|Title||Macedonia (FYROM): Post-conflict Situation and US policy|
In early 2001, an eight-month conflict between ethnic Albanian insurgent forces
and Macedonian police and security forces threatened to derail the country’s fragile
stability and lead to another extended conflict in the Balkans. Later that year, U.S.
and European intervention led to the signing of the Ohrid Framework Agreement,
which outlined a package of political reforms to expand the rights of the ethnic
Albanian minority while rebel forces were disarmed and disbanded under NATO
supervision. Implementation of the Ohrid agreement proceeded slowly at first but
has progressed in recent years. Numerous challenges in 2004, including the
accidental death of President Trajkovski and violent inter-ethnic incidents in
neighboring Kosovo, threatened to increase political instability. However, an
opposition-sponsored referendum on November 7, 2004, which sought to halt plans
for decentralization and local governmental reforms called for under the Ohrid
accords, failed due to low turnout. Municipal elections under the new redistricting
plan took place in March 2005. The multi-ethnic coalition government that was
elected after the 2001 conflict looks likely to complete its term until 2006.
The United States continues to support multilateral efforts to stabilize
Macedonia, but has increasingly looked to the European Union to play a larger
international role in the Balkans, starting with Macedonia. In March 2003, the
European Union launched its first military mission in Macedonia, taking over from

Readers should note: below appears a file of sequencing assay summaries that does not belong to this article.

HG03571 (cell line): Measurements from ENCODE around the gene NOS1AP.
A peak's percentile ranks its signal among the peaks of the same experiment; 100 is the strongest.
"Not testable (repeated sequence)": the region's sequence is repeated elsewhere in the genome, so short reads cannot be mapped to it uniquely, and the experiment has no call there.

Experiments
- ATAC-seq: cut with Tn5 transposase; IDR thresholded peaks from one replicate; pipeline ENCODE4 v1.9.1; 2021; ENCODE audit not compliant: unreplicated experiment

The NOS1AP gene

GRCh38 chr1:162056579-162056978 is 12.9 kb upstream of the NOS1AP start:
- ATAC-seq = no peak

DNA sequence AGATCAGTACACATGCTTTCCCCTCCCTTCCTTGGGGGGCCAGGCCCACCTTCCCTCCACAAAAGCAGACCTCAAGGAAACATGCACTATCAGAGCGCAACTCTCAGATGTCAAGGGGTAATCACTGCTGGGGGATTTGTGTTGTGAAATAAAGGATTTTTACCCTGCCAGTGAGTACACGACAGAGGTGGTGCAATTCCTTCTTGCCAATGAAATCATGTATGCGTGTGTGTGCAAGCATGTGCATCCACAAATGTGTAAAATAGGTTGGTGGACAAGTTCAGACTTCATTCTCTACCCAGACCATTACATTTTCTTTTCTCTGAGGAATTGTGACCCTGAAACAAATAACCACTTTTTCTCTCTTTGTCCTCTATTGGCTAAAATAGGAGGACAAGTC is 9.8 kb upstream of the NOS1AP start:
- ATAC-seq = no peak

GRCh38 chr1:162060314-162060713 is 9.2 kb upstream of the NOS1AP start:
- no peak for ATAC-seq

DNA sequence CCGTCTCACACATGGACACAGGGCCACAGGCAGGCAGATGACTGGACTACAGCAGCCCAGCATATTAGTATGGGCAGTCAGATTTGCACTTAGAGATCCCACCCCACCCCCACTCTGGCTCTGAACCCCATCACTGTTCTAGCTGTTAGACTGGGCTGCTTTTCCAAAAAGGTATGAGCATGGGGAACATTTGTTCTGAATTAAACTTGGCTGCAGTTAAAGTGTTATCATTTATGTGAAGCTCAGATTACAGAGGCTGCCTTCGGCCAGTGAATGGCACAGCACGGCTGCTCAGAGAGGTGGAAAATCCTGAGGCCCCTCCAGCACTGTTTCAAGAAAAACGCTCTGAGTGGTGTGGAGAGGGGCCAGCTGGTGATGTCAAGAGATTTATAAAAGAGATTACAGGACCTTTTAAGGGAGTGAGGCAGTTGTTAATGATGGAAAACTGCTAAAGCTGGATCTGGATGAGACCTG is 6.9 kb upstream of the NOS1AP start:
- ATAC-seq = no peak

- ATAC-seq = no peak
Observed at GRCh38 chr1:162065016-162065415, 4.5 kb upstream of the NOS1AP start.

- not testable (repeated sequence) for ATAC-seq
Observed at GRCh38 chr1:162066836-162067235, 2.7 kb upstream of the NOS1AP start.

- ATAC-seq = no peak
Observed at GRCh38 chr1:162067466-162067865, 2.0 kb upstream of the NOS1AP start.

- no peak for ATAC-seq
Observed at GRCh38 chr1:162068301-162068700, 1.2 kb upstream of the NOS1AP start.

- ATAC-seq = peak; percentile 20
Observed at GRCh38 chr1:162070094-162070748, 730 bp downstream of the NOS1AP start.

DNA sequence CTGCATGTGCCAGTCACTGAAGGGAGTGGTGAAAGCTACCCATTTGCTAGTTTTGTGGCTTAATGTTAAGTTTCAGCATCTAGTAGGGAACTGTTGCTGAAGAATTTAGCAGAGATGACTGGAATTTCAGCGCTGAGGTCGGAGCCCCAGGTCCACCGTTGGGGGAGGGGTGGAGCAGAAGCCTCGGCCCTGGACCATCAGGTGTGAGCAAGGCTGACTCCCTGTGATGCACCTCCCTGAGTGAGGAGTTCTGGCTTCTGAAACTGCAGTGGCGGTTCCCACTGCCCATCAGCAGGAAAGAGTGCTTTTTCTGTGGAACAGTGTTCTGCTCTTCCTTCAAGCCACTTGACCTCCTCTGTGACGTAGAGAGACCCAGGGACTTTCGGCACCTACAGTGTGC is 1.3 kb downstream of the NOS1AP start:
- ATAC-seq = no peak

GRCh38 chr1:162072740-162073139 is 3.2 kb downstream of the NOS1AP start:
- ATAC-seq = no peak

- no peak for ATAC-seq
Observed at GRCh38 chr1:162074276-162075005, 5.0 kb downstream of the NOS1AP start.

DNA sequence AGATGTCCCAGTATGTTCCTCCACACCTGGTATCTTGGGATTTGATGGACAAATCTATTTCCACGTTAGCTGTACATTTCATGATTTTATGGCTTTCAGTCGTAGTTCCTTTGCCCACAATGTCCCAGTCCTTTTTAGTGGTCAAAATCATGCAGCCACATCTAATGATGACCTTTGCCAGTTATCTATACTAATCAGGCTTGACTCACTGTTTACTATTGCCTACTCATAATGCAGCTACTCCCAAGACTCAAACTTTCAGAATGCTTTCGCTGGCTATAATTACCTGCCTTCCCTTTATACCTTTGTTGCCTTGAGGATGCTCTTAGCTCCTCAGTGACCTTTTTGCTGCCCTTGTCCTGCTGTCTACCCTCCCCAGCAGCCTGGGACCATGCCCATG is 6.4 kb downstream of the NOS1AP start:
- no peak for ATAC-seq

a small NATO presence. The EU military mission, which has also served as a test
case for the EU’s ability to carry out its own defense policy, concluded its operation
on December 15, 2003. The EU maintains a police training mission in Macedonia.
Macedonia’s long-term goals, shared by the United States and the international
community, include full membership in NATO and the European Union. NATO has
pledged to uphold its “open door policy” for NATO candidate countries such as
Macedonia, Albania, and Croatia. Macedonia has concluded a Stabilization and
Association Agreement with the EU, applied for EU membership in early 2004, and
anticipates formally being named an EU candidate country by the end of 2005. EU
and U.S. officials urged Macedonian voters to stay on track with reforms consistent
with the Ohrid agreement, and praised them for endorsing Euro-Atlantic integration
with the widespread boycott of the November 7 referendum. On the eve of the
referendum, the United States announced its decision to recognize Macedonia by its
constitutional name, the Republic of Macedonia, rather than its interim name, The
Former Yugoslav Republic of Macedonia, as an expression of support to a multiethnic
and democratic state. Its name, however, remains in dispute with neighboring
Greece, and U.N.-sponsored talks to resolve the dispute are ongoing.
Related reports include CRS Report RL31053, Kosovo and U.S. Policy, and
CRS Report RL32136, Future of the Balkans and U.S. Policy Concerns. This report
may be updated as events warrant.
|»||Macedonia, FYR - Census of Population, Households and Dwellings 2002|